“Thanks to interest from Supervisor Sandra Fewer, we’ve been working closely with her office to identify opportunities to improve the bike lane on Arguello Boulevard. We know this is a critical park-to-park connection for Richmond District residents and beyond, which is why we’ve been advocating for bike safety improvements here since 2014,” said Kristen Leckie, community organizer at the SF Bicycle Coalition, in an email to Streetsblog. “We’re going to keep working with Fewer to keep pushing on the City to upgrade this bike lane, which carries hundreds of people a day.”

Meanwhile, at today’s SFMTA board meeting, the agency voted unanimously to streamline the process for installing protected bike lanes and to allow engineers to do safety upgrades without requiring a board vote. “Fourteen people hit and killed while walking and biking in five months,” said the SFBC’s Charles Deffarges, one of several speakers at the meeting in favor of the new process. “By fundamentally changing the approval process for life-saving street safety projects, we can streamline resources towards known high-injury corridors to prevent deaths and injuries on our streets rather than react to them.”

But, of course, that also requires SFMTA engineers to adopt world-class designs and insist they get installed on all high-injury corridors, including Arguello.

  • brezina

    So it is okay to remove street parking for car turn lanes on arguello, but not for safe protected bike lanes?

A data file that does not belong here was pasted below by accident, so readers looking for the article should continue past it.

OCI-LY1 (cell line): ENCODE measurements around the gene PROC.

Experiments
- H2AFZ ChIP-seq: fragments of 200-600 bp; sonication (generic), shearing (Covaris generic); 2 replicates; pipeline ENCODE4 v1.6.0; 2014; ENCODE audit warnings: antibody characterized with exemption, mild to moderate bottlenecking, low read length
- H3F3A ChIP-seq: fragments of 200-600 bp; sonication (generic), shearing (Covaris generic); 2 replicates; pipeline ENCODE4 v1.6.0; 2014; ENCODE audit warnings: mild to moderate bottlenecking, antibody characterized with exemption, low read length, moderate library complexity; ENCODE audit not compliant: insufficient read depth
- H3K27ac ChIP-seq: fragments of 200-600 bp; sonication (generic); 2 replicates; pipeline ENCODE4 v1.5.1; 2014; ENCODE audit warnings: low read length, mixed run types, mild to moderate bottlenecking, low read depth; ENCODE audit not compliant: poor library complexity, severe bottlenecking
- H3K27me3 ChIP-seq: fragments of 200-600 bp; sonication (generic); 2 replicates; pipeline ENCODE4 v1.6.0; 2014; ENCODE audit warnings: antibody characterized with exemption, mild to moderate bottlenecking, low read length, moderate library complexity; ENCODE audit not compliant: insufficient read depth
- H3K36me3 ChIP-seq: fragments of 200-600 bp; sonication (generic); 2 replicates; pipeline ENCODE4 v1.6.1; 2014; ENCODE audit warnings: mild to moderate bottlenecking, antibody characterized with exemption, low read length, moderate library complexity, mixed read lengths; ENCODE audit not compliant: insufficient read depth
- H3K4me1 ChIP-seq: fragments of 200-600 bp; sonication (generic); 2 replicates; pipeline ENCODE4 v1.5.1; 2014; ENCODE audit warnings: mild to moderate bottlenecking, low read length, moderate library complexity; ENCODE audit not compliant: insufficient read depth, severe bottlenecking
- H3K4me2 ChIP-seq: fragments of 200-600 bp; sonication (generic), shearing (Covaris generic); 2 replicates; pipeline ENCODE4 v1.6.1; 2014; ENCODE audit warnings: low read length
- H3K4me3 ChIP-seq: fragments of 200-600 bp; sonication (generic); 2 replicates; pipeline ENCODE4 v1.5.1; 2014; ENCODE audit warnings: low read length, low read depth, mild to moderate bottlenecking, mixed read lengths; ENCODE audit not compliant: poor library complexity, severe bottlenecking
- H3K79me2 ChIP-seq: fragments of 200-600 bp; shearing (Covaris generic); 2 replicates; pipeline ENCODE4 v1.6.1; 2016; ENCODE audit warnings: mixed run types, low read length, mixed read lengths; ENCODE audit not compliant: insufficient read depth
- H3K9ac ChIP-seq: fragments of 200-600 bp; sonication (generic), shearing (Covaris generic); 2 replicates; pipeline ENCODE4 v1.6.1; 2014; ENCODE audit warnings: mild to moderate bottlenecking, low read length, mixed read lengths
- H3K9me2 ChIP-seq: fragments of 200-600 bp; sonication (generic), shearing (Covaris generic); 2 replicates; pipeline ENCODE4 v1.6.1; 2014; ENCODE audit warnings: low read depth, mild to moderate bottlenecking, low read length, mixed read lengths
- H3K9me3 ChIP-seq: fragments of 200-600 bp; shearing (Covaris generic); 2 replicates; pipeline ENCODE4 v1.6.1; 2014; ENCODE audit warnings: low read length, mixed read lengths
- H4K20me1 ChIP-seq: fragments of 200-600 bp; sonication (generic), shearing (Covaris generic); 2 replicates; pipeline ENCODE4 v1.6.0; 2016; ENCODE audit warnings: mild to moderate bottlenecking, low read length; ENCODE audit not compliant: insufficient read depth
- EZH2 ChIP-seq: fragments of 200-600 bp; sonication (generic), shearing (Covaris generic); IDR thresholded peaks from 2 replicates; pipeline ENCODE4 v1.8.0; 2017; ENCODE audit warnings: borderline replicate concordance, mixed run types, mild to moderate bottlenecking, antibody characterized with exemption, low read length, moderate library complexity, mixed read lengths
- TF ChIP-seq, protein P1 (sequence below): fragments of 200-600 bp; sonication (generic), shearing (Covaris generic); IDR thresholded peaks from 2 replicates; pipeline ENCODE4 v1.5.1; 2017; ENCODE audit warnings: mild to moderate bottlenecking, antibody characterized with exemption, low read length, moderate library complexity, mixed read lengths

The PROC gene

Photo below is of Arguello southbound at Fulton. There is no parking allowed in front of these houses. Like Paul said – they all have garages anyway. Why should we put up no parking signs for car turning lanes but not for safe protected bike lanes? https://uploads.disquscdn.com/images/947b32671b75c8c1cd445304d9b5d86921e30346df546cc248e4fe76dda96799.jpg

  • City Resident

    Thank you Streetsblog, Brezina, and Jake Spencer for calling attention to this unsafe design and a missed opportunity by the SFMTA to improve safety. It’s too bad that they must be continually called out and cajoled to do the right thing. The current street design also slows Muni service as the 33 often must wait for the bicycle lane to clear before it can access transit stops. A well designed protected bike lane would help speed up Muni service, in addition to increasing safety for bicyclists.

  • Michael Escobar

    Northbound on Arguello I have had so many close calls with cars picking up and dropping off passengers between Fulton and Geary, especially at Rossi park. Very high speed drivers suddenly want to pull over to the curb with no signaling, or (often) they stop in the bike lane. I love how they hit their blinkers after they’ve come to a stop.

  • bike_engineer

    The reality is the the right turn lane only removes 4 or so spaces, while a protected bike lane would remove dozens and dozens of parking spaces. the residents wont allow that to happen

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Note: Metropolitan Shuttle, a leader in bus shuttle rentals, regularly sponsors coverage on Streetsblog San Francisco and Streetsblog Los Angeles. Unless noted in the story, Metropolitan Shuttle is not consulted for the content or editorial direction of the sponsored content. The paint was literally still drying on the inbound side of the new protected bike lane on Upper Market this morning. An SFMTA […]